"If we had not made the changes in ’99, we would not be providing a dignified benefit for these employees," Wilmore said, referencing one of the mayor’s goals for the task force.
Where are the lines of debate being drawn?
The Segal Company outlined several potential changes to the system last week. The proposal would increase employee contributions, modify the retirement window and make cost-of-living adjustments.
"There’s a lot of things that can be done to reduce the cost of the pension plan. And we understand that," Robinson said. "The proposal that the board has put forward reduces benefits, but we don’t want the city to come after it with a meat cleaver."
The fear, he said, is the city using the shortfall or an increase in contributions to negotiate deeper cuts to the pension system.
The board's proposal is a "good first step," but more may have to be put on the table, Kapoor said. What’s needed next is for members of the task force to start coming to a consensus on what the core issues are and figure out what’s best and fair to employees and taxpayers.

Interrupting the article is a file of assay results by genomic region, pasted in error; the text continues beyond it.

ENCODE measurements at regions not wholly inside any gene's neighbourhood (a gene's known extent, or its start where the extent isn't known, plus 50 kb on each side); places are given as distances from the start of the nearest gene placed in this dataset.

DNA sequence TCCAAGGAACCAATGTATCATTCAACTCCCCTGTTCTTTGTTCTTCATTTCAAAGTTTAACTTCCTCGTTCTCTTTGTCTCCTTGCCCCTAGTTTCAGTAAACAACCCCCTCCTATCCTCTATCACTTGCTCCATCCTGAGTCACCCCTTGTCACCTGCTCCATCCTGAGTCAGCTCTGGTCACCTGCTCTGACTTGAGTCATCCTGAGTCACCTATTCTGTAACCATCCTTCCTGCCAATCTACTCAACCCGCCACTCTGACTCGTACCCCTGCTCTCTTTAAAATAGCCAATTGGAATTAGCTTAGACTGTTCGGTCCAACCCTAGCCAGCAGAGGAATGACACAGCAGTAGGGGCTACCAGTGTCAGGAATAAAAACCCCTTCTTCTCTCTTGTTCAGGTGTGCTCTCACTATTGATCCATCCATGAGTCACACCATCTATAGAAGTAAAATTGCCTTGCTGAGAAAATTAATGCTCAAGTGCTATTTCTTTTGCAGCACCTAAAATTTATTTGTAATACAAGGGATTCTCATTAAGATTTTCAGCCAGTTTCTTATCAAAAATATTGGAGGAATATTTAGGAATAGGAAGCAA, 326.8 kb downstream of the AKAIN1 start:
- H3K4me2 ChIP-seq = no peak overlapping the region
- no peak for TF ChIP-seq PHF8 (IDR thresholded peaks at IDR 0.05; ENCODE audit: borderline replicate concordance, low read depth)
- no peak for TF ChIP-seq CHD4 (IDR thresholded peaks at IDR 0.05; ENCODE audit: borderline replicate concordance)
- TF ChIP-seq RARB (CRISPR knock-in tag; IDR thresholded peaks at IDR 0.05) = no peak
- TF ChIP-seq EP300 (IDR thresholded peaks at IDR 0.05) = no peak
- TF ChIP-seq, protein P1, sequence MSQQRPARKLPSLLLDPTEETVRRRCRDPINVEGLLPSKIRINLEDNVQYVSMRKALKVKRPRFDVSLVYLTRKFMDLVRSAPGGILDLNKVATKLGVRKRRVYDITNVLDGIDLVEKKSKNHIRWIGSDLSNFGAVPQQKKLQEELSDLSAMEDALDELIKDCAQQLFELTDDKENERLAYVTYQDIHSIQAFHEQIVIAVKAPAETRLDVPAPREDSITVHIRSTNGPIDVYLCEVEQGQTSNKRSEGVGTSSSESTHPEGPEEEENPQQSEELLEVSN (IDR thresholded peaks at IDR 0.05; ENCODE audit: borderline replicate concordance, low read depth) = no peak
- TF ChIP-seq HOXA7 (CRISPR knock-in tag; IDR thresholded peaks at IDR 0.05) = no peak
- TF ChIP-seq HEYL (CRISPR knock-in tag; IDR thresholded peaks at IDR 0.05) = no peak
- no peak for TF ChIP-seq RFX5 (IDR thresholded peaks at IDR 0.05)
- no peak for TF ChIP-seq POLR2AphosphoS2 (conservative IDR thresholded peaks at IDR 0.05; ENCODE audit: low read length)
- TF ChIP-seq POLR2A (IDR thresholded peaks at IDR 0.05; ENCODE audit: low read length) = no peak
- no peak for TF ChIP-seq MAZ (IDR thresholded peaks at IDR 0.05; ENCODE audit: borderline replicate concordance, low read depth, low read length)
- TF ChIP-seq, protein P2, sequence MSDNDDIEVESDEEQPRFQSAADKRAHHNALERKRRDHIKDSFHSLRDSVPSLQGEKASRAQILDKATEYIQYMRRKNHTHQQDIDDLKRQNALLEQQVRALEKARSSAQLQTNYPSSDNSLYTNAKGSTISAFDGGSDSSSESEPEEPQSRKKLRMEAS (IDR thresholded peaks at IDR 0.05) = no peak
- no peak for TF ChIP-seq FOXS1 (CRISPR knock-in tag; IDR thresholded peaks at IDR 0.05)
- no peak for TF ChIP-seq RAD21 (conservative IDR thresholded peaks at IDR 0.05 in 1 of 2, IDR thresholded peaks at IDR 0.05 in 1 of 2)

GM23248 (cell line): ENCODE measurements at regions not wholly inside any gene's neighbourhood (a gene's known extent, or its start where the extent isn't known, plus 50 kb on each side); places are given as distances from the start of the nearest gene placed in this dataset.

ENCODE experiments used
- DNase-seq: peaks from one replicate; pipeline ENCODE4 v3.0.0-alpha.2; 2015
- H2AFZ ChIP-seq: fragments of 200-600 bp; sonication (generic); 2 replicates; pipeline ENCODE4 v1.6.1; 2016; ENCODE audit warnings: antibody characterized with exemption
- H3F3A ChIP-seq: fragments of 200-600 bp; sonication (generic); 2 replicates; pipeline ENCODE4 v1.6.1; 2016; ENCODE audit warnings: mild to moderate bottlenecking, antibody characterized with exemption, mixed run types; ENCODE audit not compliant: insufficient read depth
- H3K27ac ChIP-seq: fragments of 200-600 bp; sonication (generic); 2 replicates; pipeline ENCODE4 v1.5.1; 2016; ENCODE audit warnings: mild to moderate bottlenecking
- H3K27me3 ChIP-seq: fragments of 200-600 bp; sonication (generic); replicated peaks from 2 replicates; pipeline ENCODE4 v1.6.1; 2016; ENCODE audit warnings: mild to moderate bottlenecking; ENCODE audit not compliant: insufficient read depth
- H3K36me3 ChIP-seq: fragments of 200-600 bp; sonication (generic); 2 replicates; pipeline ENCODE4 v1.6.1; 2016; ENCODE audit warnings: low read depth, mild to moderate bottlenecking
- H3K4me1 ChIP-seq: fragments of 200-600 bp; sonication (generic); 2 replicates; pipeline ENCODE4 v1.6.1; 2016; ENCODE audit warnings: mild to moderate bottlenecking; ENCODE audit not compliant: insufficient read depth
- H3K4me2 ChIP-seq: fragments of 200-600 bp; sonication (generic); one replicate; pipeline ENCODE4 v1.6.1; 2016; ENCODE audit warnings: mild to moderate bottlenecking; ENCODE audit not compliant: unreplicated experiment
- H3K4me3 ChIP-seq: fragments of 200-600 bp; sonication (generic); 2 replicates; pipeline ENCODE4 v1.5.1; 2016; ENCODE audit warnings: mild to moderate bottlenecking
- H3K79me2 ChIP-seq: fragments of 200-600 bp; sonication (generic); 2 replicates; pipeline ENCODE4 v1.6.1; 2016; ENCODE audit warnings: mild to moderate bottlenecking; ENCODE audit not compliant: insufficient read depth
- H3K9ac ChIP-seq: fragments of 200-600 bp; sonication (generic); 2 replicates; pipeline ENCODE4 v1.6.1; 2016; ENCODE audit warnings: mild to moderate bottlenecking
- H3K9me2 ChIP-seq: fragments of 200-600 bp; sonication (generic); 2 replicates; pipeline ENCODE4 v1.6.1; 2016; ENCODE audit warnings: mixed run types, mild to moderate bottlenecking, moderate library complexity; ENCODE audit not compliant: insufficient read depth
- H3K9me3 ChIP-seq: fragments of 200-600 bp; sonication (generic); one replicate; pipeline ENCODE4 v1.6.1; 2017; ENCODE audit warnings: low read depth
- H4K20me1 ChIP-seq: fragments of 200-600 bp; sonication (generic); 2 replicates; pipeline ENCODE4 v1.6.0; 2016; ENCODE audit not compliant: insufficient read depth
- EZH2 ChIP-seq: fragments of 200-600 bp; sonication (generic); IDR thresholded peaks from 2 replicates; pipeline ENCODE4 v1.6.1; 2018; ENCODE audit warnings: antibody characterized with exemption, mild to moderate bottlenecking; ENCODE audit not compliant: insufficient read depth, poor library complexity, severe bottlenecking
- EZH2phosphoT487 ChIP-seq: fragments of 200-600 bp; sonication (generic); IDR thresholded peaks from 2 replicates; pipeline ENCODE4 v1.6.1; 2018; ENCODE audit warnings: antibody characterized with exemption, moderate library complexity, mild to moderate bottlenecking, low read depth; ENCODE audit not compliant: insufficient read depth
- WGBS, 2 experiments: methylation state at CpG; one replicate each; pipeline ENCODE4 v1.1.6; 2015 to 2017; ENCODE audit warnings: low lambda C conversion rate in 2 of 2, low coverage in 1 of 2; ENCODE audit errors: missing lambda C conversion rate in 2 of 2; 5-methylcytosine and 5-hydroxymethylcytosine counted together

And if the task force can’t reach a consensus? It will be up to Kapoor to make a recommendation, something he doesn’t want to do.
Any recommendations by the task force or Kapoor would have to be approved by the pension board and the City Council. Otherwise, the decision would go to voters in a referendum.
"I really want and will encourage all parties to try and work together in order to come to a consensus. It’s going to be difficult," Kapoor said. "But I would think it’s better than the alternative, which would be a very public fight about this, and a referendum."
What do public safety employees think about this debate?
Police officers, firefighters and retirees are nervous about where this debate is heading, according to Wilmore and Robinson, who warned that dramatic changes to the pension plan could result in an exodus of high-ranking, experienced employees.
There are 81 public safety employees who are currently eligible for retirement, Wilmore said.
"That’s 10 percent of each department, police and fire," he said.
A number of people have told him they will leave if it looks like big changes are on the table, such as eliminating the DROP benefit.
"Some say they don’t want any changes," he said. Others think the board’s recent proposal is a good plan.
"And I’m hearing everything in between," he said.
Updated @ 1:33 p.m. on 11/6/13 for clarity.